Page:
How John Sheer Duke’s Era Begins

DURHAM, NC – John Sheer had to go up the stairs.

Not just in his life or career—like getting to where he is now, the new coach for Duke’s men’s basketball program since Coach K retired in April—but the actual steps leading up to his office on the fifth floor of the Michael W Krzyzewski Center.

The building is undergoing changes and has closed elevators, so it is taking Scheyer longer than usual to reach his destination: an office located one floor below the floor of Mike Krzyzewski, who recruited and led him to a national title as a player and later made him one of his lieutenants before calling him his successor, and he still maintains with it.

“This is how I get my exercise every morning,” he said.

Arriving at his spacious office, Scheyer strutted around new digs like a designer on HGTV. The sleek, soft sofas arrived just a few days ago. The glass table on the right is large enough for meetings that require the entire staff. Then he pointed to the sturdy oak trees adjacent to the building. Their parking space will be an extension of the men’s and women’s basketball facility.

When he’s here, you never have to worry about his players garnishing the number of hours they spend in the gym. He can see their cars from his window.

Even with the unopened chests outside his door, he – the new office, the new job – began to feel at home.

It was a really ‘Oh my God’ moment of a recruiting meeting [after becoming head coach]“And you sit down and everyone is looking at you,” said Scheyer, who spent eight seasons as an assistant under Krzyzewski. What do you have to say?’ That’s when it feels so real.”

However, something is missing. Well, someone is missing.

Scheyer Krzyzewski doesn’t see much.

Sure, if he needed some advice, or just wanted to talk to the game’s most winning coach who retired in April after driving the Blue Devils into the Final Four for the thirteenth time, he could just call him. But Krzyzewski, who still serves as an ambassador for the university, has not had a permanent presence around his former student or team, although he is often on campus and active in his official duties.

The atmosphere around the program has changed.

He said, “I just think everybody’s on the loose now.” Jeremy Roach, a key player on the Final Four last season and a veteran of this year. “When Coach K is around, you obviously want to make sure you’re doing everything right for him because that’s what he expects, 100 percent. I feel like everyone is relaxed now. Kind of relaxing, not stressful. I don’t have to think too much. . very comfortable. “

Don’t take it the wrong way.

Roach described nothing but the focus and discipline required by a venerable coach almost unparalleled in his career. Sure, the accomplishments of John Wooden, who won 10 national titles in 12 seasons at UCLA, appear to be legendary nearly 50 years after his retirement in 1975. But Krzyzewski has consistently found success as the sport has evolved, since only 48 teams have competed in a championship NCAA, for one era and done this century. He started his Duke career in the same year that “Love Boat” was a popular TV show. By the time he left, college basketball fans could watch Duke’s games on their phones.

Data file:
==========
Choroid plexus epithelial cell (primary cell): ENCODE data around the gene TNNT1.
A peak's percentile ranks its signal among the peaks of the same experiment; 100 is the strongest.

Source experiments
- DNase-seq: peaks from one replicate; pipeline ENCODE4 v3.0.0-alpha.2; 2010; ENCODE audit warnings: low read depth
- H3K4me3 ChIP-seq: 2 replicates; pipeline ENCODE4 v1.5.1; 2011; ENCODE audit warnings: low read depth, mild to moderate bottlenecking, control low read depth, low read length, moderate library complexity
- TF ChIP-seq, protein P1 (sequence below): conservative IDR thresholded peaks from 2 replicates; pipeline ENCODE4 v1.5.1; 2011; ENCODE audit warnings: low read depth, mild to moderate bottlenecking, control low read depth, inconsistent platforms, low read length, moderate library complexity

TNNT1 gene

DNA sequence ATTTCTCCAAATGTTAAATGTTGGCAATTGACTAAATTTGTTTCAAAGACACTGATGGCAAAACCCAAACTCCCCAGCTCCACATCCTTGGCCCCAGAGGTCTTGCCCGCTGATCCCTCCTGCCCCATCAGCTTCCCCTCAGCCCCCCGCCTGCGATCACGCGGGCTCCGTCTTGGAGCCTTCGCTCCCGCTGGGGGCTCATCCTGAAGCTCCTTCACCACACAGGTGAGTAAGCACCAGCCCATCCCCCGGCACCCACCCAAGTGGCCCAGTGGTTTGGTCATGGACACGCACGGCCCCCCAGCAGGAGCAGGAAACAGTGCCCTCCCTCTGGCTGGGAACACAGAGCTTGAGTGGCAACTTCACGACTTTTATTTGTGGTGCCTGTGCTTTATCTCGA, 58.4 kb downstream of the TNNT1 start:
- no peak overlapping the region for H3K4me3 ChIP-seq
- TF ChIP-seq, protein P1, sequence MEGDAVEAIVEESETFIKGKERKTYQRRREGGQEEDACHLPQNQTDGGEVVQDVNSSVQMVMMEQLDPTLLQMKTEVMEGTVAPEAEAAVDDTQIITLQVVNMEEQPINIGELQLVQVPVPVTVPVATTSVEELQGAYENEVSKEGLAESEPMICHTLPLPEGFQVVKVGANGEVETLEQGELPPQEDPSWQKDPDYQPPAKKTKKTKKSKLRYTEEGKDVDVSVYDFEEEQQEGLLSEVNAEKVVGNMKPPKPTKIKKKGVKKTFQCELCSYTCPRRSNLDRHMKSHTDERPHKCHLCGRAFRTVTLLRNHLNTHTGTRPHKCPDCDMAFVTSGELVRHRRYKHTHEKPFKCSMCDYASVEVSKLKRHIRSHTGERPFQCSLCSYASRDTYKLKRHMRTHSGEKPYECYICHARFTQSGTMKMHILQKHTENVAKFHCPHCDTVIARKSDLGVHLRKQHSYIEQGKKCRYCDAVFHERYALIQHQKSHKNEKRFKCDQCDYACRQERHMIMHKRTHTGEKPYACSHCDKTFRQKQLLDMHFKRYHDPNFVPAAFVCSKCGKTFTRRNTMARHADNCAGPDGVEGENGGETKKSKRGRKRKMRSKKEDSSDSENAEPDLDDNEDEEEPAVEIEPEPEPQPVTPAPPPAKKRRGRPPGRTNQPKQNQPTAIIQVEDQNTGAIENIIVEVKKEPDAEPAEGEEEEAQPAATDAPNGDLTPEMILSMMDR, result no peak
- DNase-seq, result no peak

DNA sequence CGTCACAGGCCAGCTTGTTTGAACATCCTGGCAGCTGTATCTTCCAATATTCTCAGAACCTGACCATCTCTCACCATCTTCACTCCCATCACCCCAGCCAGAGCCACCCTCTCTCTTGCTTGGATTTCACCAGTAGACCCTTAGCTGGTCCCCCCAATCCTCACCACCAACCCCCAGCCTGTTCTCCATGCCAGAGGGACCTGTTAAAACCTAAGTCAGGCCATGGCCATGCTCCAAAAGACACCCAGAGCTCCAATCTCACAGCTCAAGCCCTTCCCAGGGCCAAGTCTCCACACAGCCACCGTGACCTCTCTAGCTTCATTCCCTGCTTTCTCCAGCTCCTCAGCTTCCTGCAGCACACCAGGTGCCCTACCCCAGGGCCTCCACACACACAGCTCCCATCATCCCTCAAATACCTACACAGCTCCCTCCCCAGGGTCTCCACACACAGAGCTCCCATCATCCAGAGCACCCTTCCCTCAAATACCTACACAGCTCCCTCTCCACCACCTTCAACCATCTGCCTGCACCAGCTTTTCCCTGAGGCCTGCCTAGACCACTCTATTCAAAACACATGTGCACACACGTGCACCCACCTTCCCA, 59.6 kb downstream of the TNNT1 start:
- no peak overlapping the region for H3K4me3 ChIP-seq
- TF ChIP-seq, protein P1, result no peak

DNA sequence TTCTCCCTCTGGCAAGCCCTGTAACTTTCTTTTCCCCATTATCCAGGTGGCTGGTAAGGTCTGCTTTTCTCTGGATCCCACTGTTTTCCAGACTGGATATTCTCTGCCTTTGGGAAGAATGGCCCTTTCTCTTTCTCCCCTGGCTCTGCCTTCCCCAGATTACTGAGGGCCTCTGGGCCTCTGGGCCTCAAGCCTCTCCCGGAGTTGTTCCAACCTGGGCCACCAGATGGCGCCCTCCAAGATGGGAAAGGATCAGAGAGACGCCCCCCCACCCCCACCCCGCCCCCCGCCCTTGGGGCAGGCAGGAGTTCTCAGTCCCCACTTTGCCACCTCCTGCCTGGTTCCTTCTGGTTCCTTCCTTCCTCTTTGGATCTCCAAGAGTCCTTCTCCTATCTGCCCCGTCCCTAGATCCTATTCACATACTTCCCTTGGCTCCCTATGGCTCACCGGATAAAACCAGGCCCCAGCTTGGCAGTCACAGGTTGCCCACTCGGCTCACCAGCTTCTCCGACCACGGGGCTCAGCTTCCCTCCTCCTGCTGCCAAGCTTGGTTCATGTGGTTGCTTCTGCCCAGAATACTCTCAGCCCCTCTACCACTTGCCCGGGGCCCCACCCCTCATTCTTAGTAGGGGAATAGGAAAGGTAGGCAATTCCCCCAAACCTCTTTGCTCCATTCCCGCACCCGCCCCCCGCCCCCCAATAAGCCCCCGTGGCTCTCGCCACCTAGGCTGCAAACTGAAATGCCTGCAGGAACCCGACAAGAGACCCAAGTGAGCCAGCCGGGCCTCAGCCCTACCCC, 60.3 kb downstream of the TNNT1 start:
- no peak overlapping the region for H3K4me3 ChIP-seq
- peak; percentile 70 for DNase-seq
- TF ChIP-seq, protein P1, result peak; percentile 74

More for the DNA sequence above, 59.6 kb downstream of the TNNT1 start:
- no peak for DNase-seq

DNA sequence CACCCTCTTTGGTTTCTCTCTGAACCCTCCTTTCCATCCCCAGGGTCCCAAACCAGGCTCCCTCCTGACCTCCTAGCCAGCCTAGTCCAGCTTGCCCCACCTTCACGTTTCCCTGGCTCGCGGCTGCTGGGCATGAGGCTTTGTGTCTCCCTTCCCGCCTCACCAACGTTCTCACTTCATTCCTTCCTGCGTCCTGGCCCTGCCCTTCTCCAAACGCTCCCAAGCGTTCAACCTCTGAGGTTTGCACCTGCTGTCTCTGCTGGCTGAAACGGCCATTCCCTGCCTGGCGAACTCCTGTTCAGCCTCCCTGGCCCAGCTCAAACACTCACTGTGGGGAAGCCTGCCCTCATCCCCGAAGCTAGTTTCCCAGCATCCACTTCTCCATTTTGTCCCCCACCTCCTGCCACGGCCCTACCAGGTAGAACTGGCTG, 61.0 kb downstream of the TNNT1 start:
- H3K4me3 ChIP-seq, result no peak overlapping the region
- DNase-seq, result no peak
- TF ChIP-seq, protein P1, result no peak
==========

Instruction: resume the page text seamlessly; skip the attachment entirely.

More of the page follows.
According to Shire, coach Kay’s distance after retiring from the program during the vacation period is by design. Krzyzewski wants the 35-year-old coach to find out, the same way he did when he took over for Duke at just 33. But Scheyer also knows his former coach trusts him.

“I just take it there,” Cher said. “At the end of the day, there is an amazing trust we have together. He knows that I know the history of our program. I know the values ​​we have in our program and those values ​​are what I believe in.”

But sometimes the legends still survive.

After the late John Thompson Jr. left his position at Georgetown, he continued to attend vocal practices and opinions at press conferences for his son John Thompson Jr, who was the second coach hired by Georgetown after his father’s departure. He could see the team’s training facility from his house across the river, and he’d call the ex-coach on his schedule. When Kevin Ole Okun led to the national title in 2014, former coach Jim Calhoun held an intermittent press conference in the locker room before the championship game.

And years before his death in 2017, former Michigan State coach Judd Heathcote told ESPN he couldn’t shake off his passion for basketball after retirement, even though he had more freedom to do whatever he wanted.

“I’m not sure I’m enjoying anything to do with retirement,” he said at the time.

Syracuse coach Jim Boeheim said he’s not sure how Krzyzewski, one of his best friends, will feel about retiring once the 2022-23 season begins. Boheim, 77, said he’s back for his 47th season, in part because his teachers once told him they weren’t happy when they quit.

“If I had left at 65 or 70, I would probably feel upset,” Boheim said. “Many coaches tell me, when I see them, ‘Don’t stop.’ Many coaches are retired.”

Many expected the same love for the game and his school to turn Krzyzewski into Scheyer’s shadow. Instead, he let Shire shine through without interference.